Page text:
When an image having a fixed frame rate is used, the control unit 150 included in the encoder 100 configures “slice_cpb_removal_delay_offset(0)” for the first slice in each of all the pictures included in a piece of encoded data so as to be constant. Also, by using Formula (1) shown above, the control unit 150 included in the encoder 100 calculates “slice_cpb_removal_delay_offset(i)” related to the second slice and the later slices in the picture so as to be equal (or so as to be close enough, with a difference smaller than a predetermined value) to the decode starting time of the i'th slice, which can be calculated by using Formula (2) shown above. As a result, the information is encoded as the “Slice timing SEI” only for the first slice in the picture at the playback starting point. Thus, it is possible to calculate, on the reception side (i.e., the control unit for the decoder), the decode starting time of each of the slices in the virtual buffer model operating in units of slices.

To realize a playback operation starting with an arbitrary picture, it is necessary to encode the “Slice timing SEI” only for at least the first slice in each of the pictures. For example, only pieces of timing information 731 and 735 for the decoded images 721 and 725 shown in FIG. 9 are encoded. In contrast, pieces of timing information 732, 733, 734, 736, 737, and 738 for the decoded images 722, 723, 724, 726, 727, and 728 are not encoded, but it is possible to calculate the decoding times by using Formula (2) on the reception side.

Alternatively, another arrangement is acceptable in which “Slice timing SEI” for each of all the slices is attached. With this arrangement, it is possible to easily acquire, on the reception side, the decode starting times of the slices out of the encoded data, without having to perform the calculation shown in Formula (2). In the case where “Slice timing SEI” is attached to each of all the slices, even if data is lost in units of slices on the reception side due to a transmission error or a packet loss, it is possible to start a decoding process at an appropriate time, beginning with an arbitrary slice. Thus, error resistance level is also improved. For example, a case will be described in which the pieces of timing information 731, 735, and 738 for the decoded images 721, 725, and 728, as shown in FIG. 9, are lost during a data transmission. During the decoding process, it is possible to decode slices 722, 723, 724, 726 and 727 at the correct timing based on the pieces of timing information 732, 733, 734, 736 and 737 that have properly been received. Consequently, it is possible to start the decoding processes at the appropriate times and to properly play back the images without any overflow or underflow in the virtual reception buffer and without any delays in the display.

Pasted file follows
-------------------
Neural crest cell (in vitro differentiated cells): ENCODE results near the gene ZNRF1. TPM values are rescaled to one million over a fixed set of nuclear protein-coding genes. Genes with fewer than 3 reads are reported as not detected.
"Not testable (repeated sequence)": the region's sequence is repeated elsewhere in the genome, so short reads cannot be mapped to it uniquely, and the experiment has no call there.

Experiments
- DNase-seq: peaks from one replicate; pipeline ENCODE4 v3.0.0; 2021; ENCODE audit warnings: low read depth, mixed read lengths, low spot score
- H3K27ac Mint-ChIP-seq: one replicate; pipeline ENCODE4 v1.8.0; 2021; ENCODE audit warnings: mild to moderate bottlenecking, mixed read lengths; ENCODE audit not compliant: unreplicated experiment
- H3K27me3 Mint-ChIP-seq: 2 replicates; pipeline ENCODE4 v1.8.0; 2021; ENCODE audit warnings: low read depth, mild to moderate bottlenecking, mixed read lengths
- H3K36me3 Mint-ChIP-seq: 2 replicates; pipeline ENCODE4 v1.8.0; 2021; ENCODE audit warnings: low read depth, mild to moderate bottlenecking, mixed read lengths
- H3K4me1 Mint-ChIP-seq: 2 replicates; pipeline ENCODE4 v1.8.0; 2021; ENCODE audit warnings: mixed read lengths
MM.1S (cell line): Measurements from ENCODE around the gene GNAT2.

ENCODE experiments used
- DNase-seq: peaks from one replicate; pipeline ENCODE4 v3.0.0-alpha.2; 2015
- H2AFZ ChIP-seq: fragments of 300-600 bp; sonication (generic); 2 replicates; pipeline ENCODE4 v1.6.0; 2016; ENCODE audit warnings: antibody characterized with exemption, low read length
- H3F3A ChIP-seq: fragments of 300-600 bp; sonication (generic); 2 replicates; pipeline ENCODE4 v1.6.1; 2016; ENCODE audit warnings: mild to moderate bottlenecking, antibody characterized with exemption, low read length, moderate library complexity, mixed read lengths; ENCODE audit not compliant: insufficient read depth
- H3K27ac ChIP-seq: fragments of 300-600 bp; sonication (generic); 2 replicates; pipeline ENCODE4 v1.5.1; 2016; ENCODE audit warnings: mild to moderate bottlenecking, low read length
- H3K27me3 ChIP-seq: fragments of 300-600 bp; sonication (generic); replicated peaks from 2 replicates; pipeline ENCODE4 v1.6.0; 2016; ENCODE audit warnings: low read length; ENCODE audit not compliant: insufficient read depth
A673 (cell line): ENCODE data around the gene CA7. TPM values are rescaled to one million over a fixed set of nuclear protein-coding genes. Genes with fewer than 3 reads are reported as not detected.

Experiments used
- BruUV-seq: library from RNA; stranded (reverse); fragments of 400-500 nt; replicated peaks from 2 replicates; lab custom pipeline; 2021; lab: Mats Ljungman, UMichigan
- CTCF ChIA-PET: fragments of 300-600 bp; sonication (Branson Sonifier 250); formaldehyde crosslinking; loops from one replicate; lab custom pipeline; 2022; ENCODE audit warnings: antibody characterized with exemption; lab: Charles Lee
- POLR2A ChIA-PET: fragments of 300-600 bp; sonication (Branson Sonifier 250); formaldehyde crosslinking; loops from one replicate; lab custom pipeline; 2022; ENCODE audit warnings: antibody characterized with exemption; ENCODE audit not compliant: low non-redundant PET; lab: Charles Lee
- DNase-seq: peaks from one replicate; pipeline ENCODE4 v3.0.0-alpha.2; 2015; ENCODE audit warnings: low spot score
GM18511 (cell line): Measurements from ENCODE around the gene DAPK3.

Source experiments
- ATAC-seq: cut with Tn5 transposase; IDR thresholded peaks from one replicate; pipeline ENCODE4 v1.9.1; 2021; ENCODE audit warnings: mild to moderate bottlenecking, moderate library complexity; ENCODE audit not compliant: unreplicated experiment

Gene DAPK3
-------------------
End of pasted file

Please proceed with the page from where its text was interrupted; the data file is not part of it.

Next, the encoding process performed by the encoder 100 will be explained, with reference to FIGS. 10 to 12. As shown in FIG. 10, when an encoding process starts, the control unit 150 performs an initialization process (step S101). More specifically, parameters related to the image size, the bit rate, the virtual buffer sizes, and the like are set. As the virtual buffer sizes, a virtual buffer size is set for each of the first and the second virtual buffer models.

Subsequently, a picture encoding loop process starts (step S102). In the picture encoding loop process, per an instruction from the control unit 150, the encoder core 110 generates and outputs upper-layer headers that are above a picture layer in the encoded data, such as the “Access Unit Delimiter”, the “Sequence Parameter Set (SPS)”, the “Picture Parameter Set (PPS)”, the “Buffering period SEI”, and the “Picture timing SEI”, for all the pictures or for every periodical picture unit (step S103).